- March 2nd The lady requested that Bernadette ask the parish priest to build a chapel and that processions of prayer take place. The priest dismissed the request, telling Bernadette to ask for the lady’s name.
- March 3rd The lady simply smiled when asked her name and repeated her request for a chapel
- March 4th 10,000 people attended for the final day of the fortnight. Bernadette was escorted by military escort and examined by a doctor during the visions.
March 25th a Catholic feast day ‘The Annunciation’ celebrates the day when Mary received the message from Archangel Gabriel that she would become the mother of Jesus. The lady again appeared to Bernadette who repeated the priests request for her name; after the third request she answered “que soy era Immaculada Councepciou“. Bernadette hurried to tell the priest the name she had been given, repeating the unfamiliar words all the way so that she would remember them. “que soy era Immaculada Councepciou.” translates as ‘I am the Immaculate Conception’ Only four years earlier in 1854 this title had been bestowed on Mary the mother of Jesus, by the Catholic hierarchy, something not yet broadly discussed. Bernadette who was illiterate could not possibly have known this. Local dignitaries had become concerned regarding the thousands of people now attending the Grotto and closed the site, Bernadette was unable to visit the Grotto until 16th July when she watched from the meadow across the stream. The lady appeared to her for the last time. “I thought I was at the Grotto, at the same distance as I was the other times. All I saw was Our Lady … She was more beautiful than ever.”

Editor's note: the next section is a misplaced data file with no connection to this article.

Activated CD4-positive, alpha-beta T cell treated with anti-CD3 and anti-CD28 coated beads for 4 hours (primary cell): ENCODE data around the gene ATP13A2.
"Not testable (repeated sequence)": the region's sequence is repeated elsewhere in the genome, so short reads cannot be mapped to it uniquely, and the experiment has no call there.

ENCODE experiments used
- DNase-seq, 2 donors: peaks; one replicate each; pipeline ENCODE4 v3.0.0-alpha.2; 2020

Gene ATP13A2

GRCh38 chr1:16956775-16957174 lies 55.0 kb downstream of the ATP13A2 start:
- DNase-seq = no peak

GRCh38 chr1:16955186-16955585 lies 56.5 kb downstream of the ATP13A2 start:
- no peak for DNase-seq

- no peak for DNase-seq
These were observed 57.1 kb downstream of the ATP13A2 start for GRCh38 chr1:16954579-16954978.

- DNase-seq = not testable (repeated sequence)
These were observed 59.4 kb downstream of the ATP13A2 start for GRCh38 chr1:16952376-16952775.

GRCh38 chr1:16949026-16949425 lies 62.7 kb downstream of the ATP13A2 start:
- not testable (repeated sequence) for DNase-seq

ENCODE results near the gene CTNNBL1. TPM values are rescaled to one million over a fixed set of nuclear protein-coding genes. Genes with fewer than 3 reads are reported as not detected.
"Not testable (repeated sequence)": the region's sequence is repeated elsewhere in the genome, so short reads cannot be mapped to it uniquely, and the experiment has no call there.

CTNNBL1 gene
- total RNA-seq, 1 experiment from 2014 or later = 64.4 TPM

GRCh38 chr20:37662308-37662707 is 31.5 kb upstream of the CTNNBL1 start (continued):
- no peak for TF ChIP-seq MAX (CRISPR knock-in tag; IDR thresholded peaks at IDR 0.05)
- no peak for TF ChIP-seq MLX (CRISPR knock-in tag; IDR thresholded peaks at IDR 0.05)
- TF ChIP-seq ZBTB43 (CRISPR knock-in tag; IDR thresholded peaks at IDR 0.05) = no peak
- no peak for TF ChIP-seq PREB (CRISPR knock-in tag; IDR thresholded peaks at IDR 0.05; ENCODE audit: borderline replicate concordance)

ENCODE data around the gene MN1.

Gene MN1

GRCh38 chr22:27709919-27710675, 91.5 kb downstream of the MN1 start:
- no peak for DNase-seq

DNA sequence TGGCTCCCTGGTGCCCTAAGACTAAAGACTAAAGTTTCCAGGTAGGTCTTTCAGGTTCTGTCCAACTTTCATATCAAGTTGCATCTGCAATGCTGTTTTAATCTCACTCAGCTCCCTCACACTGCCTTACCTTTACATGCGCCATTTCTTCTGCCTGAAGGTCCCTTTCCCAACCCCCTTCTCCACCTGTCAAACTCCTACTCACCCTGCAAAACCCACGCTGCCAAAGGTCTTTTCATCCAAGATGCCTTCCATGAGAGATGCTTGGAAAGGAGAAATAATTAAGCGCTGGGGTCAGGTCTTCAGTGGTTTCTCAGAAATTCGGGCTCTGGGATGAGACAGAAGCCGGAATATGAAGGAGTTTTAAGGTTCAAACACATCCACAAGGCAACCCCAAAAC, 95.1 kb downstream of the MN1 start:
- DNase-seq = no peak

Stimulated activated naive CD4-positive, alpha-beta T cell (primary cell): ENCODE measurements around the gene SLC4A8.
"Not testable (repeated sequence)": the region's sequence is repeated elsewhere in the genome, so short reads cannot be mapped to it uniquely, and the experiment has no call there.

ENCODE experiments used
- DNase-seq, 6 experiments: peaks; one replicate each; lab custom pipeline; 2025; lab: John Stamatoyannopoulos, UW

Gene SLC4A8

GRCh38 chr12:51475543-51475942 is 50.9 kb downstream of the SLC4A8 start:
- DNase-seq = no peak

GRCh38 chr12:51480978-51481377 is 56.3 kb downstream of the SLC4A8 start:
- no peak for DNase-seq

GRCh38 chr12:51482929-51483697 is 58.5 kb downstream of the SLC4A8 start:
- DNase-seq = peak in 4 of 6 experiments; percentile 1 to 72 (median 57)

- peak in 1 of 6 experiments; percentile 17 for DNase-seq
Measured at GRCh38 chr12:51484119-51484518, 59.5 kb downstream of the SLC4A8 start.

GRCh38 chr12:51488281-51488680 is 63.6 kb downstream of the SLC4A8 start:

Bernadette entered entered the Convent of Nevers and became a nun, the Vatican set up an enquiry into the apparitions at Lourdes and after three years gave its approval of the authenticity of the apparitions. A church was built as ‘the lady’ had requested and today processions of prayer take place twice daily. Over 5 million pilgrims visit Lourdes annually. Healing miracles attested to by independent medical professionals continue, many attributed to the water from the spring which gives 72,000 gallons daily and is distributed worldwide.
Bernadette was made a saint of the church in 1933. Throughout her life she was hounded and asked to repeat the story which never changed. She died on April 16th 1879, the story however was not over. In line with Vatican protocol Bernadette’s body was exhumed three times, during the course of research into her beatification. The first time 30 years after her burial, the second ten years later and for a third time in 1929. Medical autopsy was carried out and each time the body was reported “incorrupt” and remains so today, almost 140 years after her death. After nuns washed the body and changed her garments, the body had some discolouration and a layer of wax was placed over her features. Her body is now kept on open view in a crystal casket on the side altar at her convent of Nevers.
* WHO BELIEVES IN MIRACLES?
* SAINT BERNADETTE OF LOURDES BODY IN THE SHRINE IN NEVERS FRANCE (2) https://www.youtube.com/watch?v=8P4tn6fqhI4&t=16s